The days of our childhood together were steep steps into a collapsing mind. It looked like we rescued ourselves, were rescued. Then there are these days, each day of our adult lives. They will never forget our way through, these brothers, each brother, my brother, dear brother, my dearest brothers, dear heart—
Your hearts are broken. This is not a secret though there are secrets. And as yet I do not understand how my own sorrow has turned into my brothers' hearts. The hearts of my brothers are broken. If I knew another way to be, I would call up a brother, I would hear myself saying, my brother, dear brother, my dearest brothers, dear heart—
On the tip of a tongue one note following another is another path, another dawn where the pink sky is the bloodshot of struck, of sleepless, of sorry, of senseless, shush. Those years of and before me and my brothers, the years of passage, plantation, migration, of Jim Crow segregation, of poverty, inner cities, profiling, of one in three, two jobs, boy, hey boy, each a felony, accumulate into the hours inside our lives where we are all caught hanging, the rope inside us, the tree inside us, its roots our limbs, a throat sliced through and when we open our mouth to speak, blossoms, o blossoms, no place coming out, brother, dear brother, that kind of blue. The sky is the silence of brothers all the days leading up to my call.
If I called I'd say good-bye before I broke the good-bye. I say good-bye before anyone can hang up. Don't hang up. My brother hangs up though he is there. I keep talking. The talk keeps him there. The sky is blue, kind of blue. The day is hot. Is it cold? Are you cold? It does get cool. Is it cool? Are you cool?
My brother is completed by sky. The sky is his silence. Eventually, he says, it is raining. It is raining down. It was raining. It stopped raining. It is raining down. He won't hang up. He's there, he's there but he's hung up though he is there. Good-bye, I say. I break the good-bye. I say good-bye before anyone can hang up, don't hang up. Wait with me. Wait with me though the waiting might be the call of good-byes.
From Citizen: An American Lyric (Graywolf Press, 2014). Reprinted with permission of the publisher.
A Poem for Barack Obama’s Presidential Inauguration
Each day we go about our business,
walking past each other, catching each other's
eyes or not, about to speak or speaking.
All about us is noise. All about us is
noise and bramble, thorn and din, each
one of our ancestors on our tongues.
Someone is stitching up a hem, darning
a hole in a uniform, patching a tire,
repairing the things in need of repair.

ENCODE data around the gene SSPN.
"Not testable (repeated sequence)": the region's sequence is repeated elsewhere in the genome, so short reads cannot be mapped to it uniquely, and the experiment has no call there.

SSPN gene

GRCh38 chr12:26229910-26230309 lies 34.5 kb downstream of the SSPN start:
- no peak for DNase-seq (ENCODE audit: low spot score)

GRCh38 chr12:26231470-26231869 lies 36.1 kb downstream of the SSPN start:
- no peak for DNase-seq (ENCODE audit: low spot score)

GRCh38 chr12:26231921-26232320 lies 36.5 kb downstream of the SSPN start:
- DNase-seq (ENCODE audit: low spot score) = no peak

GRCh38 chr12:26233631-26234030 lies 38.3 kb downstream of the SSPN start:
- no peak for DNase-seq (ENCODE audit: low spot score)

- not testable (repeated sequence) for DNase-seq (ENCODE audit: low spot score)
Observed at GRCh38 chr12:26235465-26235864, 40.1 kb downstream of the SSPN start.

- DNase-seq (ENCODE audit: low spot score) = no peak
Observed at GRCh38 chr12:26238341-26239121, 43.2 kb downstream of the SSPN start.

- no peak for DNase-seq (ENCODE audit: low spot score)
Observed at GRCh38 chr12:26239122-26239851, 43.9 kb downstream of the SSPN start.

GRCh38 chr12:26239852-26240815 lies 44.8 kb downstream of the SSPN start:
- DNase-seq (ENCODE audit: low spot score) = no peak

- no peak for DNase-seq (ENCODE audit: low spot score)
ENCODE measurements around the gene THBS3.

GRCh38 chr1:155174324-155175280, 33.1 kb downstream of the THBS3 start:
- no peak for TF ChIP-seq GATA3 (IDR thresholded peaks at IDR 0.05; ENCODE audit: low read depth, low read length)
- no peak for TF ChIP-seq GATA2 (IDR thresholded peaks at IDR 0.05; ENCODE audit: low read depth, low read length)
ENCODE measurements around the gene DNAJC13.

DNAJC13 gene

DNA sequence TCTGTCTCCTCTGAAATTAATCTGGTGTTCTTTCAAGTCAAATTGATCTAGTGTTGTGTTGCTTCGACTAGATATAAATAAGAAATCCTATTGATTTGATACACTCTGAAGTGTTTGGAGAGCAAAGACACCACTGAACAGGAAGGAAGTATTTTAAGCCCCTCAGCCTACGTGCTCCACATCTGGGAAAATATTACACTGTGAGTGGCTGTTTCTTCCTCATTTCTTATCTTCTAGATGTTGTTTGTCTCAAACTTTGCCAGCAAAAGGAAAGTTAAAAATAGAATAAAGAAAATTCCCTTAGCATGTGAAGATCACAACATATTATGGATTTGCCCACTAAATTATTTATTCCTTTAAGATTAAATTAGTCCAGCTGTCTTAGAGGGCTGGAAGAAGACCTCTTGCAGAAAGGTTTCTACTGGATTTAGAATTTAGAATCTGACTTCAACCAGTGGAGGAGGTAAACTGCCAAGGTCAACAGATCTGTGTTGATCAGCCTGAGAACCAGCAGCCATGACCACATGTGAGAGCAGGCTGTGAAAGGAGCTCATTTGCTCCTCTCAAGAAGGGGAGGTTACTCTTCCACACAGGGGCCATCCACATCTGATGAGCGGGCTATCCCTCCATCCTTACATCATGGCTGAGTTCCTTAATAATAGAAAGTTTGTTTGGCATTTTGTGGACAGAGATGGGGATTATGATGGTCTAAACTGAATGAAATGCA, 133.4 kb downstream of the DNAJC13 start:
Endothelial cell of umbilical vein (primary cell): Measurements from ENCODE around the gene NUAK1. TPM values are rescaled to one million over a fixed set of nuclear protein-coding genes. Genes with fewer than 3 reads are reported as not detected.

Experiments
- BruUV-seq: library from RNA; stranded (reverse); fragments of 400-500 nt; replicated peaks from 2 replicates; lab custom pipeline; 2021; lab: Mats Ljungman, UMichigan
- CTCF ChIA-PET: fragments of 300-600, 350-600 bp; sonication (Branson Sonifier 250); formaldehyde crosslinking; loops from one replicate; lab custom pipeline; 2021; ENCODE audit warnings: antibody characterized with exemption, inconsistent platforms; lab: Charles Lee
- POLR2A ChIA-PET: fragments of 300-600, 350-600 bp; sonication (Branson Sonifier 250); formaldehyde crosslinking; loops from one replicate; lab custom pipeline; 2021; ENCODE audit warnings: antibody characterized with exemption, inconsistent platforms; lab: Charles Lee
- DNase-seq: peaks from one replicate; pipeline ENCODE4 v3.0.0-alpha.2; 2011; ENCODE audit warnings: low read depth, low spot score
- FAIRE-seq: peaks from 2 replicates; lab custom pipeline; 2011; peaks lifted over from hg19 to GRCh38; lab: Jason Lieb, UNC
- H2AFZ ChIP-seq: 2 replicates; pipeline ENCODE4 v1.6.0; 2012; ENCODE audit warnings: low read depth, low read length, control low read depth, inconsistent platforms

Someone is trying to make music somewhere,
with a pair of wooden spoons on an oil drum,
with cello, boom box, harmonica, voice.
A woman and her son wait for the bus.
A farmer considers the changing sky.
A teacher says, Take out your pencils. Begin.
We encounter each other in words, words
spiny or smooth, whispered or declaimed,
words to consider, reconsider.
We cross dirt roads and highways that mark
the will of some one and then others, who said
I need to see what's on the other side.
I know there's something better down the road.
We need to find a place where we are safe.
We walk into that which we cannot yet see.
Say it plain: that many have died for this day.
Sing the names of the dead who brought us here,
who laid the train tracks, raised the bridges,
picked the cotton and the lettuce, built
brick by brick the glittering edifices
they would then keep clean and work inside of.
Praise song for struggle, praise song for the day.
Praise song for every hand-lettered sign,
the figuring-it-out at kitchen tables.
Some live by love thy neighbor as thyself,
others by first do no harm or take no more
than you need. What if the mightiest word is love?
Love beyond marital, filial, national,
love that casts a widening pool of light,
love with no need to pre-empt grievance.
In today's sharp sparkle, this winter air,
any thing can be made, any sentence begun.
On the brink, on the brim, on the cusp,
praise song for walking forward in that light.
Watch Elizabeth Alexander read “Praise Song for the Day” at President Obama's inauguration in 2009:
Copyright © 2009 by Elizabeth Alexander. All rights reserved. Reprinted with the permission of Graywolf Press, Saint Paul, Minnesota. A chapbook edition of Praise Song for the Day was published on February 6, 2009.